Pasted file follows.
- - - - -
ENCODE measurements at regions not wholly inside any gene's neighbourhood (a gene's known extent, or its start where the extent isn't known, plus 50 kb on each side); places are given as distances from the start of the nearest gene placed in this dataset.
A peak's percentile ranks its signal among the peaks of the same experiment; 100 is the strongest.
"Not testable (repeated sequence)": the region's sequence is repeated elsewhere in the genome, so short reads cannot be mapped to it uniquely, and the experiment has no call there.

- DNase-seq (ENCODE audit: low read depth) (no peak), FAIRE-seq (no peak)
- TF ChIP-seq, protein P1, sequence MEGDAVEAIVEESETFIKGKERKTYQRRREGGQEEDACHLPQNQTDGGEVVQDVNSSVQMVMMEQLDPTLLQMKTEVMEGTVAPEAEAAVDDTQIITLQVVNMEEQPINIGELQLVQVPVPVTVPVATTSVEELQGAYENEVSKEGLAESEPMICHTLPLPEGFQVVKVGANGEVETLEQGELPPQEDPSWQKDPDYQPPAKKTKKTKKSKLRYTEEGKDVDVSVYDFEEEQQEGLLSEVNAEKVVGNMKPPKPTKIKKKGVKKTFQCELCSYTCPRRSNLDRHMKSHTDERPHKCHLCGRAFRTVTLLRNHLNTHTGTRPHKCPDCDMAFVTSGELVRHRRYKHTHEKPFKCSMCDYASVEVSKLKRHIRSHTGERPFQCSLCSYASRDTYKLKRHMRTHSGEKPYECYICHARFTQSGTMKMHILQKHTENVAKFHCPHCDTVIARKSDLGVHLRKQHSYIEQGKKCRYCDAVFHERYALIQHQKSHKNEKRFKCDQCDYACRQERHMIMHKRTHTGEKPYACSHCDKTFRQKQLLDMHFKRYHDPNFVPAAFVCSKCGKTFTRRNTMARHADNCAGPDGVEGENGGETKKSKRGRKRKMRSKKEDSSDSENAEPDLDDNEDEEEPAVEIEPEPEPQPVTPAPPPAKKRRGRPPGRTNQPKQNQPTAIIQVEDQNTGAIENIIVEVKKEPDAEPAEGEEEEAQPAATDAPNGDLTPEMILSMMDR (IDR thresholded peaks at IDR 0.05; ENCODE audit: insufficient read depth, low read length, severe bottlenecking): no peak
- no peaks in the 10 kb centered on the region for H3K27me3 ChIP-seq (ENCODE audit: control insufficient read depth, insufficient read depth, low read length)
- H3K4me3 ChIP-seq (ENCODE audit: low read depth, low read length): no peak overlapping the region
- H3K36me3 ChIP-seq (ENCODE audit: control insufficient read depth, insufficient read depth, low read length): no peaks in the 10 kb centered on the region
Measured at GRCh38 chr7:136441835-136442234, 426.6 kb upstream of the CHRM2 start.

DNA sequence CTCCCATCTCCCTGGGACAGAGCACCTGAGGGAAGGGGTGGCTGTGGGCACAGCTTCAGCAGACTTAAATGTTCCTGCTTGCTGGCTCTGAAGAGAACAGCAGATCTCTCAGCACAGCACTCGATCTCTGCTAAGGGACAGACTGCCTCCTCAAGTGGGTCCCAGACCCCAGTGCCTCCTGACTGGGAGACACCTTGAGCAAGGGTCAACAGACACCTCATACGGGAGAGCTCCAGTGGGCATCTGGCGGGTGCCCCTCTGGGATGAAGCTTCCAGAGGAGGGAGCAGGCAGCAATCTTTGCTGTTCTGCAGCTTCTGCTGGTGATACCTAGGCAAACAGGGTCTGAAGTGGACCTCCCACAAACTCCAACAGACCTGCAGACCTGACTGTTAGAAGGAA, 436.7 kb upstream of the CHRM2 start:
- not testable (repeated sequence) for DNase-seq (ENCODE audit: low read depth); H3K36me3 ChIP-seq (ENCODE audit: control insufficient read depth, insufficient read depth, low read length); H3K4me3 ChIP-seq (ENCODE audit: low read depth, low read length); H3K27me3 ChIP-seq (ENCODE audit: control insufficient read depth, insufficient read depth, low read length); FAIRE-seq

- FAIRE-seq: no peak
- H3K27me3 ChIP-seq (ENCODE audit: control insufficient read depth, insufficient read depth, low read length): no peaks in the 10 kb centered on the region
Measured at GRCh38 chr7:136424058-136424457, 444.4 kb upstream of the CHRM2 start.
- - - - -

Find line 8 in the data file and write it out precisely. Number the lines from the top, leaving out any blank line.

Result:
- H3K36me3 ChIP-seq (ENCODE audit: control insufficient read depth, insufficient read depth, low read length): no peaks in the 10 kb centered on the region